Gillis placed the receiver in its cradle. He stared into space. MacPhee waddled back through, tugging at his belt.
In the evening he lay on the sofa drinking coke and smoking. He didn't booze now. It didn't work. It took him someplace dark. He'd drawn the curtains, positioned the lamp centrally on the coffee table, and settled in for the weekend.
Except he couldn't settle. Two clear days free of talking and there was a stain on him. He felt it in his system. He felt it in the rain pittering against the windows and the heavy steps in the stairwell outside. The way he sunk into thoughts and was lost in them for hours at a time. Two words spoken by a stranger down a rustling line. Shetland, 1988.
All the careful parameters he put in place were undone. Time careered by, it moved impossibly fast, it ate months, years, relationships and memories and it turned you into someone you never thought you'd become, doing things you never thought you'd do.
But in some ways it didn't move at all.
Mowat, Anderson and Leask.
Bain had been dead for thirteen years. Gillis had not seen him for a long time before that. He'd stuck close to him after the Specialist Crime Division team moved in on the case. They'd continued working their angles. They'd attended deconfliction meetings and shared their information.
He'd stuck close to him when a major case management team was put together and this brusque DS - Gower, a man who'd led four previous murder investigations and been involved in fifty others; a short, beady-eyed, harsh man with an obsessive eye for detail, a dismissive attitude towards the more cabalistic elements, and an excellent track record - was drafted in to lead the investigation.
They'd attended more deconfliction meetings. Found themselves drifting towards the periphery, until Bain was eventually culled. Resources were scaled back and they were moved on to other cases. The major case management team was reviewed and restructured and the number of detectives involved dropped. By then years had passed, new cases came in and detectives and specialists departed on overnight NorthLink ferries. The case got less and less attention until it was eventually placed on the cold-case shelf.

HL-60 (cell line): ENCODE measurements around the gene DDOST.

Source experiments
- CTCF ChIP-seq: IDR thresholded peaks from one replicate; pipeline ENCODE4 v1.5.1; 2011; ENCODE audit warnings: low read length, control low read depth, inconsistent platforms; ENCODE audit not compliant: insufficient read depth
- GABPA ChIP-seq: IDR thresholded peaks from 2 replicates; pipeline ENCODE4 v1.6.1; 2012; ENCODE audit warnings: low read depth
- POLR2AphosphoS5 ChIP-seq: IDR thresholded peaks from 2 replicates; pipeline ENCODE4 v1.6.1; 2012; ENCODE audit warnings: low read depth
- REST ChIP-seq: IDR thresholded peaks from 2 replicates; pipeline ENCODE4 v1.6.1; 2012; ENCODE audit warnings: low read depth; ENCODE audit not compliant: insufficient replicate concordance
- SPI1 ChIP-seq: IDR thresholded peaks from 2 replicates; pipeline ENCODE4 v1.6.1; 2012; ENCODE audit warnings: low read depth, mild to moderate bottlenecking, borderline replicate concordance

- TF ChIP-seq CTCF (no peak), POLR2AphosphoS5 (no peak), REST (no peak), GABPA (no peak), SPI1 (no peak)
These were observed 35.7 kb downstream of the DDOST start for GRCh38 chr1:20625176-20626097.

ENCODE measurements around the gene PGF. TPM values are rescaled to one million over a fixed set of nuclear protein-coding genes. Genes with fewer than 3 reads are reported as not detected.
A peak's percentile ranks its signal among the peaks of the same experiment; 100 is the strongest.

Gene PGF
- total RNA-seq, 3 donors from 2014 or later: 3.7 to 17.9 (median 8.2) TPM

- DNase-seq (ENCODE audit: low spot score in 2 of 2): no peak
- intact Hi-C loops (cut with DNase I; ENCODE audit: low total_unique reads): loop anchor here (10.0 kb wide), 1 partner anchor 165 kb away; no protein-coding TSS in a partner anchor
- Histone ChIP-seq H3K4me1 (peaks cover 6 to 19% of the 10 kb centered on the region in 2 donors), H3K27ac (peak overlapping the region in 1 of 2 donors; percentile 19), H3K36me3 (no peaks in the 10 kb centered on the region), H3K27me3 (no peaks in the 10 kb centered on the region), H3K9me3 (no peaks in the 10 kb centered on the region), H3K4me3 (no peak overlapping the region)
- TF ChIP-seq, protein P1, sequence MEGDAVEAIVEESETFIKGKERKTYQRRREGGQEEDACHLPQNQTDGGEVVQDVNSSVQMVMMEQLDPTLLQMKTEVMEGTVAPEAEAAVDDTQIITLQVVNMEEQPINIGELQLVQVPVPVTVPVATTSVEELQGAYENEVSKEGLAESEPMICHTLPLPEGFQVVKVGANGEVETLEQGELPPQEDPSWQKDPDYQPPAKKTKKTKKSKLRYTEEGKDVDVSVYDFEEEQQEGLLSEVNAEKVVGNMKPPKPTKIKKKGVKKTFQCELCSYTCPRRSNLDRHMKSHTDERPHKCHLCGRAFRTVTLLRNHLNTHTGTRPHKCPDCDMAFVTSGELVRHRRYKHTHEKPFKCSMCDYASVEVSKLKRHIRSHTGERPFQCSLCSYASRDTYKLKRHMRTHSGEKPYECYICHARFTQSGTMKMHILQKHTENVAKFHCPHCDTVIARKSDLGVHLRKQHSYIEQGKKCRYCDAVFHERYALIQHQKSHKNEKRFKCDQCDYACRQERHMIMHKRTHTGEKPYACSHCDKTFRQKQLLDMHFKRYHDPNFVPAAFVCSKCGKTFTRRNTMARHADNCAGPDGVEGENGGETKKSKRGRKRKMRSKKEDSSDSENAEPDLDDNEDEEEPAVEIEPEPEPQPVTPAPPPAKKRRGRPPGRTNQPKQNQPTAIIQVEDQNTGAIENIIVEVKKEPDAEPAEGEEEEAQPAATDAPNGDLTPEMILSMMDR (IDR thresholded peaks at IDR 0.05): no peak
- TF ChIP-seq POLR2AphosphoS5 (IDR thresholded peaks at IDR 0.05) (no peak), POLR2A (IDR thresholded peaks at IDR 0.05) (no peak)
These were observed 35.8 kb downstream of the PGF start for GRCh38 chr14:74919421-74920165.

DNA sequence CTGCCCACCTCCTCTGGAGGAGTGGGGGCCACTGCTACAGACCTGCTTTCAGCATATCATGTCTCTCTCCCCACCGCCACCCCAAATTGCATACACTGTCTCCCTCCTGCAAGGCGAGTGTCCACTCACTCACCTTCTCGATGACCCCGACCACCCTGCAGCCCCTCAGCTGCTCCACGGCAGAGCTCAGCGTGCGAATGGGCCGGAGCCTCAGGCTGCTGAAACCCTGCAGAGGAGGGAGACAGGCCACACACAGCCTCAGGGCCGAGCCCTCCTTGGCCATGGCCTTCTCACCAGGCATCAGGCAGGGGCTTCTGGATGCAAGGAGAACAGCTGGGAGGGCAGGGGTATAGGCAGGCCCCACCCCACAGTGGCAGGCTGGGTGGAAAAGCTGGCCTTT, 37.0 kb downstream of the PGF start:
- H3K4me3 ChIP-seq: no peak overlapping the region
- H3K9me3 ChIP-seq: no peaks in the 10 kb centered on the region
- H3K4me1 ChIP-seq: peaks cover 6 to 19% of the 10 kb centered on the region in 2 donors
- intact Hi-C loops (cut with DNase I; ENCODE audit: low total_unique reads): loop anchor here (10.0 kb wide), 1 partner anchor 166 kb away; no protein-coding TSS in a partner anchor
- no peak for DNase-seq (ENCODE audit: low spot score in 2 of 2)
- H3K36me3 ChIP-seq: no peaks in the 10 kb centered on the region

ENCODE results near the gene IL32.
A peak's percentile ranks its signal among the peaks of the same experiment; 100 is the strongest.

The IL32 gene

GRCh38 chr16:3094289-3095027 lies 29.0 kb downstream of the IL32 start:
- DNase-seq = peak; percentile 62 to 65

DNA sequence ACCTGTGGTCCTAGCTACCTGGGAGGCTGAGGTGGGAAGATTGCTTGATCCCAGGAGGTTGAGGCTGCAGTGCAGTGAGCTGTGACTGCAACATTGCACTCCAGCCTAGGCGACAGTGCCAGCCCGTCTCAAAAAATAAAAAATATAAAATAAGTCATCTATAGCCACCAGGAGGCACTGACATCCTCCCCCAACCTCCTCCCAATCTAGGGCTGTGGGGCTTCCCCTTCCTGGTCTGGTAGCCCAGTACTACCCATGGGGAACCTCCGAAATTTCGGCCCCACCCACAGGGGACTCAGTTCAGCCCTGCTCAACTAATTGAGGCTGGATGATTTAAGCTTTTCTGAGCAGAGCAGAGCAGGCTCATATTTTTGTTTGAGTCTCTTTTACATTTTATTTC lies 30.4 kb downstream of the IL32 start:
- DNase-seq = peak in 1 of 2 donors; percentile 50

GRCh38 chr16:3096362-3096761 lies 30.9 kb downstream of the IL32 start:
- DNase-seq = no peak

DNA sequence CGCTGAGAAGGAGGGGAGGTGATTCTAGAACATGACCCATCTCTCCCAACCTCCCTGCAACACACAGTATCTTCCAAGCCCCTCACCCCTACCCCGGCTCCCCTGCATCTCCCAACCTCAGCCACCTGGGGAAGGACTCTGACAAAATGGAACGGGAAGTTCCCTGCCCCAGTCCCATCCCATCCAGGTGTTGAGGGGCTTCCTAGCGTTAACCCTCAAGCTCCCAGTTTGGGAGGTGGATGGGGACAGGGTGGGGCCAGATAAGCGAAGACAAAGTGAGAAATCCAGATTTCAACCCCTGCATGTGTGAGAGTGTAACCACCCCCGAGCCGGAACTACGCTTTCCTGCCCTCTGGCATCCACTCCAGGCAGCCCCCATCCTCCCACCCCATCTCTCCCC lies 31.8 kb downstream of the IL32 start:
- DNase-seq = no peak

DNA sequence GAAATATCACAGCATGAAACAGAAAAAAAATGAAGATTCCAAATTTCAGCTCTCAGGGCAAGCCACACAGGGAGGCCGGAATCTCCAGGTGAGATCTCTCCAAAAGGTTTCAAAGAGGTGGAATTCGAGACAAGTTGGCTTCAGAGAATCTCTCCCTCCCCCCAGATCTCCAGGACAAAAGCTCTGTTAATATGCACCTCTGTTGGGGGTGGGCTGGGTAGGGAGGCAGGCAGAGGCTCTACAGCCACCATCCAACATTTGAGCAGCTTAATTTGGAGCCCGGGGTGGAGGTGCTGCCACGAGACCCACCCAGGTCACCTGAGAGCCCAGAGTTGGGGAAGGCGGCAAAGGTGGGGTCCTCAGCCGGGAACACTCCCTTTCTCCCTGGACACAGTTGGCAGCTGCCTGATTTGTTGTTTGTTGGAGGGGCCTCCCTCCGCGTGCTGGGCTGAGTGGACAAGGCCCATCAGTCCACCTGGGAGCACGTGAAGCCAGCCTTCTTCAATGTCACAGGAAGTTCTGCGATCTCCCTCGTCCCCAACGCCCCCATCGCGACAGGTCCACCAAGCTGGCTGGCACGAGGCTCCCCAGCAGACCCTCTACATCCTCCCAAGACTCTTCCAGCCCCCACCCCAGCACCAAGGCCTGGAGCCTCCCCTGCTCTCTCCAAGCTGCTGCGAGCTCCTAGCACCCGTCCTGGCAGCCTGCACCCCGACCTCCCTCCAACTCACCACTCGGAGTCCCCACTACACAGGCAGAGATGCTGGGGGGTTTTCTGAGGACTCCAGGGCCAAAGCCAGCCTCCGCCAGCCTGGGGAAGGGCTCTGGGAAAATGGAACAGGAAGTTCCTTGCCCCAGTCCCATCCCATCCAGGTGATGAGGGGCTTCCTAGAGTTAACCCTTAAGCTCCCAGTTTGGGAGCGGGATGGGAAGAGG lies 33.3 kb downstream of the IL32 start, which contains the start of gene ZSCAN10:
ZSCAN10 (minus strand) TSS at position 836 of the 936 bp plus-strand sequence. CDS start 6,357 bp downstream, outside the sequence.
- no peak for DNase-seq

He'd stuck close to Bain when the old DI was retreating increasingly into himself. The propensity had always been there, and he was aware of the amphetamines and the booze but it generally seemed a manageable, if high-wire, balancing act. It was boxed safely into weekend hours.
Nevertheless, Gillis stopped by and sat by the bedside whilst Bain dropped speed-bombs, chugged beers and railed against the world. It became a continuous cycle again and it happened fast. There were the morning shakes, the yellow bile spews, the breakfast beers to siphon off the shakes. This in turn ratcheted up and the cycle could occur several times in one day. Bain would wake up sticky with piss, shaking violently. He'd spew up and sink shots to hit that finely-tuned level. He never ate.
Gillis's mother died in late 1994. Around the same time, Bain was tactfully placed on leave, and this time he would not return. Gillis's seat by his mother's bed morphed almost seamlessly into the seat by Bain's bed.
He sat there whilst Bain grew skinny and unshaven and jaundice. He sat there on nights Bain crashed around the flat, tore at furniture, hurled plates, and he sat there on nights Bain dribbled and blinked in and out of sleep and cried and saw things in the dark.
Around winter 1996, Bain seemed to experience some kind of final pull from the world, some irresistible calling after years of seclusion. He would venture out from his home, sporadically at first and then with increasing frequency. He would stagger into Lerwick pubs. He would chew ears, spill terrible theories, fall off bar stools, throw up, be refused service. And this was as far as Gillis could go. He could not sit in silence in public bars and bear this development with him.
He made for the mainland. The ferry passed through the night and he stood on the deck and watched Shetland retreat, a small hump of isolated land lying black and rumpled in the water like a felled body. He thought it looked tremendously sad.
He had had enough of sadness in the world. He had known Bain would not recover and yet he stayed by him because in his own mind they were always emerging from that wretched sewage pipe.
He was always clutching that little girl close to him and part of them would always be scrabbling through muddy tunnels in Sullom Voe's bowels. It was a shared experience so far beyond anything he had experienced before and after. He had carried it with him at all times and he knew that Bain did too. They were bound by some invisible thread. A sick, unseen black twist. They couldn't see it, couldn't touch the twists, but it moved with them at all times.